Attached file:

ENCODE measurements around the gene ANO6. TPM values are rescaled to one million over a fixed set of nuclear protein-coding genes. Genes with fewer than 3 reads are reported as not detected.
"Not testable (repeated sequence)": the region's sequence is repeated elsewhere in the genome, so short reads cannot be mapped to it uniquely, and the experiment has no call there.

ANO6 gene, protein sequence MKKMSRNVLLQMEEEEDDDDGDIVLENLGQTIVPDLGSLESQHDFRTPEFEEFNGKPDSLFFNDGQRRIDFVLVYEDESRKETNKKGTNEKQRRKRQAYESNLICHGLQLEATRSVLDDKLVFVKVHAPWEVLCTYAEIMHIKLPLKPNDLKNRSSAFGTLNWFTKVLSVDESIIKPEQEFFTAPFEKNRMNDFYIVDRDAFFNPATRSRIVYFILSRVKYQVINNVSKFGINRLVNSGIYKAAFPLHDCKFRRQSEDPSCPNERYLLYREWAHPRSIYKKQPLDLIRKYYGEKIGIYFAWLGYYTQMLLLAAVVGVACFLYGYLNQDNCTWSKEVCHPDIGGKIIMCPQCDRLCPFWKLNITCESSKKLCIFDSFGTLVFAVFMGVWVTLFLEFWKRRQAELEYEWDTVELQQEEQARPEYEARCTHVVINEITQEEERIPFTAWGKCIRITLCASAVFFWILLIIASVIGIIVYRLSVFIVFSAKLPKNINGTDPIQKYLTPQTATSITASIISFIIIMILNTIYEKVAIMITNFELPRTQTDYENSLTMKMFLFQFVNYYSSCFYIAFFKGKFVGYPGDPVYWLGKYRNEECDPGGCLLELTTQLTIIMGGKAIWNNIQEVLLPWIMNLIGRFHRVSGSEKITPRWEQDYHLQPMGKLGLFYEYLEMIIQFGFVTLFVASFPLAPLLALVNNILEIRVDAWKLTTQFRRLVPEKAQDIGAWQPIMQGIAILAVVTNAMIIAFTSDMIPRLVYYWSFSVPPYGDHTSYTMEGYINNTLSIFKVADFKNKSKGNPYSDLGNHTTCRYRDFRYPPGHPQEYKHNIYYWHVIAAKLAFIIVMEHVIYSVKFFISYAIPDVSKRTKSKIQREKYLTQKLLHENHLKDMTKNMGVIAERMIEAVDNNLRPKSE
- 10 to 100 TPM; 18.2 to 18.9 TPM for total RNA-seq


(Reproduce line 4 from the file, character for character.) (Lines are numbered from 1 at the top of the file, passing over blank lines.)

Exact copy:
- 10 to 100 TPM; 18.2 to 18.9 TPM for total RNA-seq